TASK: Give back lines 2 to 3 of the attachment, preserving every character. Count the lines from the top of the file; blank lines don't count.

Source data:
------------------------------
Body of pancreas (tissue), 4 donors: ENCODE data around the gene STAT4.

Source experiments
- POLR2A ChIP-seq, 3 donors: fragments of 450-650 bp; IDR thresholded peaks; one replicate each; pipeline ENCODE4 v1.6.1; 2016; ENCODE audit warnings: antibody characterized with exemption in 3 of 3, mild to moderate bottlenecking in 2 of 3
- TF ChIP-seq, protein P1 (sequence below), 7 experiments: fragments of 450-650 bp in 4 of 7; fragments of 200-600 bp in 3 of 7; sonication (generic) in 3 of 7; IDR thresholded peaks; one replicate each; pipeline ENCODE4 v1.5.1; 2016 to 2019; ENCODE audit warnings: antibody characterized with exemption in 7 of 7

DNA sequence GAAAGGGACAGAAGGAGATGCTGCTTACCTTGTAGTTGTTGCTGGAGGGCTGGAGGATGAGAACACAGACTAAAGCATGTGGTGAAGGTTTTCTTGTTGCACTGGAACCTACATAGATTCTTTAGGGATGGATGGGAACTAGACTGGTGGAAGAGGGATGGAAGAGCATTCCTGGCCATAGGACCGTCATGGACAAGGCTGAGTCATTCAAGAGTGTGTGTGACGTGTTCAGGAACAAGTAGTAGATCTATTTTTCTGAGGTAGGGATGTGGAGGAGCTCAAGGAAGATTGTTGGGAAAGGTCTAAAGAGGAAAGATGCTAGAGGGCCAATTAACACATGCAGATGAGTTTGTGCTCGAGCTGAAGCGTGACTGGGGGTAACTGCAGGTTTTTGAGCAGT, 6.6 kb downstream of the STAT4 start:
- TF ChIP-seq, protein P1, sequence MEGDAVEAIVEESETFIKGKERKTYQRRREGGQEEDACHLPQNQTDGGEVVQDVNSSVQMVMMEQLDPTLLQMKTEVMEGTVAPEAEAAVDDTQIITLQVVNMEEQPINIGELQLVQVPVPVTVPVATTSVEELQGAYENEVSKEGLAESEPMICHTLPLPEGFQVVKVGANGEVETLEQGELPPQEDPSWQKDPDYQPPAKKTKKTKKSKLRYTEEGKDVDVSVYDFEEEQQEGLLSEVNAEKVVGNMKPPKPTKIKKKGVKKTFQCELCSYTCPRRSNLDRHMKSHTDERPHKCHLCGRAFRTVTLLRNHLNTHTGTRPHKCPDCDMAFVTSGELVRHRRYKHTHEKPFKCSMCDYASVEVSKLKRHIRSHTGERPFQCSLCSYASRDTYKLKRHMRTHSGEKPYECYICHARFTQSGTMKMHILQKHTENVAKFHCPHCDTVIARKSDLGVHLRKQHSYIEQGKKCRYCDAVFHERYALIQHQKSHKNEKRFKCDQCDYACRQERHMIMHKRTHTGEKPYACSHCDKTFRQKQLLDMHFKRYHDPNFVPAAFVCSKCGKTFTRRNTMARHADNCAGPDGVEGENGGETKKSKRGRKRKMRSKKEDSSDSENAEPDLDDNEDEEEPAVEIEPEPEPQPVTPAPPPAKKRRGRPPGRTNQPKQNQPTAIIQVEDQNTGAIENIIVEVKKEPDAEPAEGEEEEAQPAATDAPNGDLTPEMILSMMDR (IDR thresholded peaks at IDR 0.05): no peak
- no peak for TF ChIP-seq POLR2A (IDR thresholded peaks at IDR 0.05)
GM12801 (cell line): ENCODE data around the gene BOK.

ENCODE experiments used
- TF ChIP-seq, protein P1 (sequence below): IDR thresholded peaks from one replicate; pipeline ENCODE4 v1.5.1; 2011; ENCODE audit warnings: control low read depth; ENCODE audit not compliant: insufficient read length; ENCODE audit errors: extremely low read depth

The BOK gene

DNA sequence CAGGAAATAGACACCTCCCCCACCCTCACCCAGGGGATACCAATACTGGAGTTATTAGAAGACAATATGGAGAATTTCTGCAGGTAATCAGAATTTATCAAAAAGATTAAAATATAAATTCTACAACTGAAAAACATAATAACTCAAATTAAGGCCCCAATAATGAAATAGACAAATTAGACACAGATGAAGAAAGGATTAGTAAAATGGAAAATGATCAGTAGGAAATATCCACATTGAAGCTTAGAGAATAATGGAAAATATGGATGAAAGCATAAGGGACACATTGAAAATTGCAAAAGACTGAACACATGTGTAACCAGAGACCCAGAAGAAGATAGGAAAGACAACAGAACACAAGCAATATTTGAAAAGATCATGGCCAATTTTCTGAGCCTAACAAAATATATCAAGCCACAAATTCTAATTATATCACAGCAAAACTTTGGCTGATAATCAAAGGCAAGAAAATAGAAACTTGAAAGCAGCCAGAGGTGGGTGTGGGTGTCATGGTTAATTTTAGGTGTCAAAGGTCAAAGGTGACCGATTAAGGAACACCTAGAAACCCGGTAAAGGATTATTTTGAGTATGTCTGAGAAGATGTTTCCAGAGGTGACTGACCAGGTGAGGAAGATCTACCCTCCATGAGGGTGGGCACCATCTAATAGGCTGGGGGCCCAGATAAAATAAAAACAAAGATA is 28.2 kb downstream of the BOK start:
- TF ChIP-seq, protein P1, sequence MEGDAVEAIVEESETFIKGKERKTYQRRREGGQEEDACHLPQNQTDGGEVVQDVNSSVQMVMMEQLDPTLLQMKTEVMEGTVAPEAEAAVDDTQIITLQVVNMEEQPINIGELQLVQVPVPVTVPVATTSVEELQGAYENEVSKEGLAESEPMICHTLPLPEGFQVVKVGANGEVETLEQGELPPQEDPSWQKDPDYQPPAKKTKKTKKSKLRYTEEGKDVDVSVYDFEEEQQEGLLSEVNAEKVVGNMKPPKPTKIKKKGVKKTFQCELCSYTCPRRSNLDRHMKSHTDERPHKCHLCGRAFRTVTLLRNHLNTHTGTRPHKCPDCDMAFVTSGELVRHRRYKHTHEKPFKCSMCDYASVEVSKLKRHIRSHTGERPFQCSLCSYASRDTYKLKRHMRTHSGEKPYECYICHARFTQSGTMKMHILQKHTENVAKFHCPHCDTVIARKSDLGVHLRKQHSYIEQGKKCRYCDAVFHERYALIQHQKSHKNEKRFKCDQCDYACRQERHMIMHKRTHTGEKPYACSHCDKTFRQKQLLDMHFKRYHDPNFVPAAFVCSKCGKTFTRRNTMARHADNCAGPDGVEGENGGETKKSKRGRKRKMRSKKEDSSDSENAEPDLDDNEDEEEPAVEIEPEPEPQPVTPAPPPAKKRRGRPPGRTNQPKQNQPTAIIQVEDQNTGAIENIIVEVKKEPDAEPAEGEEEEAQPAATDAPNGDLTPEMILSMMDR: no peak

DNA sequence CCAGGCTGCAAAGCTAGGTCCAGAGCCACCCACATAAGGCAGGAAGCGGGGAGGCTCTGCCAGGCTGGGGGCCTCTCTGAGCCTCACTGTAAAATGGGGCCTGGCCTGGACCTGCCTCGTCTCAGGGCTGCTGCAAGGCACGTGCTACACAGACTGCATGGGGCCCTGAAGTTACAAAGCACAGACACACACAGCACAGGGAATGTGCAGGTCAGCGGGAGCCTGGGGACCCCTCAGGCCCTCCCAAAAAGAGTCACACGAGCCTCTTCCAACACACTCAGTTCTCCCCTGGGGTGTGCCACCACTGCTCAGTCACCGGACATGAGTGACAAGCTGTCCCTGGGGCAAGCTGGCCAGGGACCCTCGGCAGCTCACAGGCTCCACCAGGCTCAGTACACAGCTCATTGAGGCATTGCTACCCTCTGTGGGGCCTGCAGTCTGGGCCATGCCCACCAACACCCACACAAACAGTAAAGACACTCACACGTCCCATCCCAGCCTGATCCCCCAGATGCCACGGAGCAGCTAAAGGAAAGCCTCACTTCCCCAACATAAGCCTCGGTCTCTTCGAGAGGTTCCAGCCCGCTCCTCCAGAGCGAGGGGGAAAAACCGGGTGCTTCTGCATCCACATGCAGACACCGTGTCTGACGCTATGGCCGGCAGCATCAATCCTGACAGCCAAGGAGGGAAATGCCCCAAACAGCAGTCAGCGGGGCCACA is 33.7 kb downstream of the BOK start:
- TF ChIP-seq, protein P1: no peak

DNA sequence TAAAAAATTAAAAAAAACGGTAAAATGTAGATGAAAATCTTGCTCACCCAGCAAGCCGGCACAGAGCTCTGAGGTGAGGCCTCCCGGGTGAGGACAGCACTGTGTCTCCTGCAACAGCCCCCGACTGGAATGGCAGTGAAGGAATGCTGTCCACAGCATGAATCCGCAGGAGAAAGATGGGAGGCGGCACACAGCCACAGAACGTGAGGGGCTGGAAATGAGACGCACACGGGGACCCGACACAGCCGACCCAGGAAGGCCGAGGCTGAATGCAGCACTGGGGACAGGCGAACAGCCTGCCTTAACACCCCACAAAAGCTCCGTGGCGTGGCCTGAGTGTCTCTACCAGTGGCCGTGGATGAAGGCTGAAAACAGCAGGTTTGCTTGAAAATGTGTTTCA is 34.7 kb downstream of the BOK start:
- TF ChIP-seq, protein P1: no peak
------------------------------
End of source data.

Source experiments
- POLR2A ChIP-seq, 3 donors: fragments of 450-650 bp; IDR thresholded peaks; one replicate each; pipeline ENCODE4 v1.6.1; 2016; ENCODE audit warnings: antibody characterized with exemption in 3 of 3, mild to moderate bottlenecking in 2 of 3